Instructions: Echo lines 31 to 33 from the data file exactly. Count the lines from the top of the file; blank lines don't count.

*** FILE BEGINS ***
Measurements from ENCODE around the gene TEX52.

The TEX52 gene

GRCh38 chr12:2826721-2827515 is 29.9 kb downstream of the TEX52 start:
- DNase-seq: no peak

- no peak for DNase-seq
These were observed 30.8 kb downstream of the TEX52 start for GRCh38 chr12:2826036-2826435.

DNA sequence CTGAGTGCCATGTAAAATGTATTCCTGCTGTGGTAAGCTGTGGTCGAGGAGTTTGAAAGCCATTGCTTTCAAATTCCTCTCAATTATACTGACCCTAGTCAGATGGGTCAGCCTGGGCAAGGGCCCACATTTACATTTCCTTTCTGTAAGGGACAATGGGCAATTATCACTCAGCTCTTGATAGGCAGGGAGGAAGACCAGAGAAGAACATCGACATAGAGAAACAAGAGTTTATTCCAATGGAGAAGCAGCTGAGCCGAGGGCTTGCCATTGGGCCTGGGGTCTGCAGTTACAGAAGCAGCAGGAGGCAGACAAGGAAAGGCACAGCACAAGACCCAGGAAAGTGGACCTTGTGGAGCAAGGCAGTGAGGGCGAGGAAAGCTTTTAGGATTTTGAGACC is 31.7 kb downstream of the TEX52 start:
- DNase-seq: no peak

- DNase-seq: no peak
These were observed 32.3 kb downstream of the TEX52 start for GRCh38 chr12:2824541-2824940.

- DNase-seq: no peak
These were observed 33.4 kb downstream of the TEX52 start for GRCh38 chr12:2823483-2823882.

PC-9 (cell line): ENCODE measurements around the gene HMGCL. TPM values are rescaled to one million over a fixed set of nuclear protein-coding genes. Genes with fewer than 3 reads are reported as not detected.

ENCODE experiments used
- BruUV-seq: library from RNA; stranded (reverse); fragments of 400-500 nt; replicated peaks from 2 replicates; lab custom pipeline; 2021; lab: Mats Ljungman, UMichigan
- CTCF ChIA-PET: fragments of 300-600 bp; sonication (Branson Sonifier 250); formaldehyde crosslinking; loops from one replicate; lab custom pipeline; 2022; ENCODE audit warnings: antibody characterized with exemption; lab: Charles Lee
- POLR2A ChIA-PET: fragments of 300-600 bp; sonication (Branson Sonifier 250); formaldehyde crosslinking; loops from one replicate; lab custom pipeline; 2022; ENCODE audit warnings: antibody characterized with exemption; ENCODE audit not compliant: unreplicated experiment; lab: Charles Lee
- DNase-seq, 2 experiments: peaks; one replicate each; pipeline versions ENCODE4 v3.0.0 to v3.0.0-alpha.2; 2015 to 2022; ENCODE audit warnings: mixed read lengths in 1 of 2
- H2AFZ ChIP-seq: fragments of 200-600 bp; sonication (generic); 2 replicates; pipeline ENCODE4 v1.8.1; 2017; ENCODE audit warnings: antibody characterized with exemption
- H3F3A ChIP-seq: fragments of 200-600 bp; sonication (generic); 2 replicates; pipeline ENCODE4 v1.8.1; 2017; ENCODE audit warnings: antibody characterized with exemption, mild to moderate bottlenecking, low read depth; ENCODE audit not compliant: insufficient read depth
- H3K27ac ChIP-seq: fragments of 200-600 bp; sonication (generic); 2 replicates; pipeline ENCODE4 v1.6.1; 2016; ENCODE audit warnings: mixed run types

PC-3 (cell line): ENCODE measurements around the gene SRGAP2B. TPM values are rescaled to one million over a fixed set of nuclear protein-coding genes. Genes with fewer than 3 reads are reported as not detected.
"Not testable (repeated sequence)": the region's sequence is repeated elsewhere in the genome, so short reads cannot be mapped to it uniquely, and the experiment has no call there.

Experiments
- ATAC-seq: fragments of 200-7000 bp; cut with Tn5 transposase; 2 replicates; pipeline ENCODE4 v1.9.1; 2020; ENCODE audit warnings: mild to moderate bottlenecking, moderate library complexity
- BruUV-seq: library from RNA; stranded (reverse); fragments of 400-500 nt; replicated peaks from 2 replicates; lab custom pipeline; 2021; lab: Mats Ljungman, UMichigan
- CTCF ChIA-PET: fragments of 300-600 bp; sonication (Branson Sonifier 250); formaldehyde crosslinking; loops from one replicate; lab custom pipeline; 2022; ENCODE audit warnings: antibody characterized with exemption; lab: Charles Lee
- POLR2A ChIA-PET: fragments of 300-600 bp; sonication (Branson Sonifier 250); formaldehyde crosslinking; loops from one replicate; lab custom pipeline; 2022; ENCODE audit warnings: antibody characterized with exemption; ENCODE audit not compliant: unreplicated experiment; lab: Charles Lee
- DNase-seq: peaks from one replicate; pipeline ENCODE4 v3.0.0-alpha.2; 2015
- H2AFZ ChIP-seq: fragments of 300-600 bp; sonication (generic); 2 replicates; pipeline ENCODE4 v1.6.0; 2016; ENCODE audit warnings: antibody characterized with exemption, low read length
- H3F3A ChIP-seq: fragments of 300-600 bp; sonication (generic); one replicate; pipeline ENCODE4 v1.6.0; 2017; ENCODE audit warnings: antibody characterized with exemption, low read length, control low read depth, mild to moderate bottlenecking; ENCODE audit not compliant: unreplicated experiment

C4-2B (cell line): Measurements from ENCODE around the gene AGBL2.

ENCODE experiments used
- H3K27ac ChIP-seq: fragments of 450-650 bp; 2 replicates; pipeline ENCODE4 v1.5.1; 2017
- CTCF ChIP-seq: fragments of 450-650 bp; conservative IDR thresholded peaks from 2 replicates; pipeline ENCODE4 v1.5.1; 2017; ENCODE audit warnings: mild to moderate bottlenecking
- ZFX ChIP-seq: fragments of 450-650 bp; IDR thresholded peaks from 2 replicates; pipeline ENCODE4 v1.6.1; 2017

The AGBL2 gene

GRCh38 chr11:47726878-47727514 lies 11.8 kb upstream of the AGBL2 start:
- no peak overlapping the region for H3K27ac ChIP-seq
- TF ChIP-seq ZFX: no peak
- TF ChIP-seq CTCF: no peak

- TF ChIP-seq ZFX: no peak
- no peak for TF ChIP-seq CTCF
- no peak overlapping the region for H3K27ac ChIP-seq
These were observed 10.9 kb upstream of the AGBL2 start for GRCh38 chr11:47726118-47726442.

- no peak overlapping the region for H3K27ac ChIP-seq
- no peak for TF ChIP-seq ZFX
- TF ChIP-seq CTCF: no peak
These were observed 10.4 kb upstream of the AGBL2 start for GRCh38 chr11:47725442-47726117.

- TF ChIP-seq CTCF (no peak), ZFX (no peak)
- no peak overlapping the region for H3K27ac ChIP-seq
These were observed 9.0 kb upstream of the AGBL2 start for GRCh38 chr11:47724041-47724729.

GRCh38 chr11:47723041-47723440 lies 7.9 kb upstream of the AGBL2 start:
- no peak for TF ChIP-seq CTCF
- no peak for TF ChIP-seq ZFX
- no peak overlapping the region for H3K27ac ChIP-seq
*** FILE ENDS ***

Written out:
- H3F3A ChIP-seq: fragments of 300-600 bp; sonication (generic); one replicate; pipeline ENCODE4 v1.6.0; 2017; ENCODE audit warnings: antibody characterized with exemption, low read length, control low read depth, mild to moderate bottlenecking; ENCODE audit not compliant: unreplicated experiment

C4-2B (cell line): Measurements from ENCODE around the gene AGBL2.

ENCODE experiments used